September 9, 2008
Justice system discourages DNA testing
Recently, The Dispatch reported the story of Robert McClendon, an inmate freed after spending 18 years
in prison for a crime he didn't commit ("Ex-prisoner now officially innocent," Aug. 27).
He was exonerated after DNA testing showed that he wasn't the assailant in the rape for which he was convicted. Ohio
This story also brought to light that
Even if Ohio
The Dispatch disclosed that out of the hundreds of requests from inmates, only a paltry few are ever granted. Other requests are simply ignored.
McClendon filed his motion for DNA testing in 2004. It wasn't until the Innocence Project got involved that his DNA was finally tested. The reason for the delay? According to the judge, "Sometimes things fall through the cracks." That's the reason a man spent an additional four years in prison?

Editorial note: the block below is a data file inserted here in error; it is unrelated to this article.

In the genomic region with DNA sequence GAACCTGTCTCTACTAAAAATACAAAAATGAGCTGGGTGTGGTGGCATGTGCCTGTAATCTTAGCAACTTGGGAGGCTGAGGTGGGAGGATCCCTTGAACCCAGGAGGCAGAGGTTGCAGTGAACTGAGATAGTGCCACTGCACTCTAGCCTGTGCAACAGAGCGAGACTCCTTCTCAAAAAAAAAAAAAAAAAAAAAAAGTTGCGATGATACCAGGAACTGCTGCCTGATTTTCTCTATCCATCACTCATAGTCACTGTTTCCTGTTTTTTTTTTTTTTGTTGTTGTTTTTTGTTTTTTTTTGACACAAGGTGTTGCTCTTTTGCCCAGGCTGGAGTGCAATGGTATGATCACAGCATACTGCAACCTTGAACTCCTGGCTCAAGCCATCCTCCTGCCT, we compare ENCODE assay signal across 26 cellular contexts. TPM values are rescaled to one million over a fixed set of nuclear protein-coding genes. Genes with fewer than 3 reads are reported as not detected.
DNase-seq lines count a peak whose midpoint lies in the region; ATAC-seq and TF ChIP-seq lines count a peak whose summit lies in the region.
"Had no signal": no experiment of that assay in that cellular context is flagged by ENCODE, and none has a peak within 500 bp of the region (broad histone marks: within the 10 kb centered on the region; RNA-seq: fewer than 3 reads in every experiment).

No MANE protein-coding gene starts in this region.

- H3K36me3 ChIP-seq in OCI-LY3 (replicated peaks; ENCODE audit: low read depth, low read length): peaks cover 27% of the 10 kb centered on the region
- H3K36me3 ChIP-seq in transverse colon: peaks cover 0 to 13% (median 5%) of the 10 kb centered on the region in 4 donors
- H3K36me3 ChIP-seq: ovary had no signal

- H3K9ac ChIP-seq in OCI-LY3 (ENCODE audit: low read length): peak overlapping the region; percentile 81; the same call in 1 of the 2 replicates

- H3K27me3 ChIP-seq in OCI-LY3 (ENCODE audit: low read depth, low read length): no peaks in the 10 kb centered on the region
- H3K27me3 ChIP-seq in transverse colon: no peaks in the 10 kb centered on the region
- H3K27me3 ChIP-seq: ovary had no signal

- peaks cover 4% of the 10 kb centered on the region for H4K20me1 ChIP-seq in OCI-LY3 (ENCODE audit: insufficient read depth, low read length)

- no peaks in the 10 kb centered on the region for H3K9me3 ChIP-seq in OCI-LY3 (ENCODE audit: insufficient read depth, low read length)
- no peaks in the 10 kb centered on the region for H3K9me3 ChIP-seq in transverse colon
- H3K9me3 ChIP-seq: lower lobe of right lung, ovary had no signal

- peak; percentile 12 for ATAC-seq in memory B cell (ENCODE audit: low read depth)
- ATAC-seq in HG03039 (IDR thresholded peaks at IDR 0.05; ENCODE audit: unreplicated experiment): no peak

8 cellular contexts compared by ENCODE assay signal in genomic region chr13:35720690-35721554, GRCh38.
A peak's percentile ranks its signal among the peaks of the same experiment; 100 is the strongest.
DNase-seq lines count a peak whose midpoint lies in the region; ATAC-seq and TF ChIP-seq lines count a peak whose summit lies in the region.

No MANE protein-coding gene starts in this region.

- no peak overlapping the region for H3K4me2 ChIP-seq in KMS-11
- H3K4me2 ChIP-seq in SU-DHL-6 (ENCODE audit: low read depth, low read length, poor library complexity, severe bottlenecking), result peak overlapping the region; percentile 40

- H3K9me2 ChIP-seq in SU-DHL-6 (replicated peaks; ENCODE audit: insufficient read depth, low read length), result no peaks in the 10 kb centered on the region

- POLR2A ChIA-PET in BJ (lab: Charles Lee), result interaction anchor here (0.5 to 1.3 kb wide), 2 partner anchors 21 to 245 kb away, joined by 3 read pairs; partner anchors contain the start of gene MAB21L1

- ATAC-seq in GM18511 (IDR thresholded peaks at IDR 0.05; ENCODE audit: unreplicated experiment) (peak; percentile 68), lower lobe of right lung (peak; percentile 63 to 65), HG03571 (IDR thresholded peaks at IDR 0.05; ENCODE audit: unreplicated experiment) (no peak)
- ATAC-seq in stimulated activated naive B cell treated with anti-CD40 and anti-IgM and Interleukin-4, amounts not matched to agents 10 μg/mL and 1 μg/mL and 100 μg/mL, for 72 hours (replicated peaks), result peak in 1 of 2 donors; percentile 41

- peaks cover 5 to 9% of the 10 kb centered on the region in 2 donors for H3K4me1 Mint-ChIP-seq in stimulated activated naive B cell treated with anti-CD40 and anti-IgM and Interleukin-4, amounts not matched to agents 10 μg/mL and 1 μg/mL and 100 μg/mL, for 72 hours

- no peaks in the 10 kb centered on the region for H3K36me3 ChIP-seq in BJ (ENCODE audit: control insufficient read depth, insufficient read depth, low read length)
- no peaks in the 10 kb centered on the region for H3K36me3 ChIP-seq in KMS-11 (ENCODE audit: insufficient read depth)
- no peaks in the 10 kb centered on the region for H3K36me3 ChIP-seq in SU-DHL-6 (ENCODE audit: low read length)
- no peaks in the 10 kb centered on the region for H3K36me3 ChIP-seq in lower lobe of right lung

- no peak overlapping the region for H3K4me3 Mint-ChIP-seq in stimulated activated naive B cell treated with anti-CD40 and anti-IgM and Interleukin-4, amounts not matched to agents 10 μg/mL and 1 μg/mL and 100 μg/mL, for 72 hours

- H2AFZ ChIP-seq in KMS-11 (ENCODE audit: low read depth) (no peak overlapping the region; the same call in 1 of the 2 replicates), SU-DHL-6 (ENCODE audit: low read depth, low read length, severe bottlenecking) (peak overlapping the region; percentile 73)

When the opportunity presents itself, the justice system should do everything it can to determine whether an innocent man is behind bars. Instead, it does just the opposite, because each time an innocent man is released from prison, it's a black eye for the justice system that so eagerly convicted him.
ROY C. POMPA Southern Ohio
Geoff Dutton Reporter The Columbus
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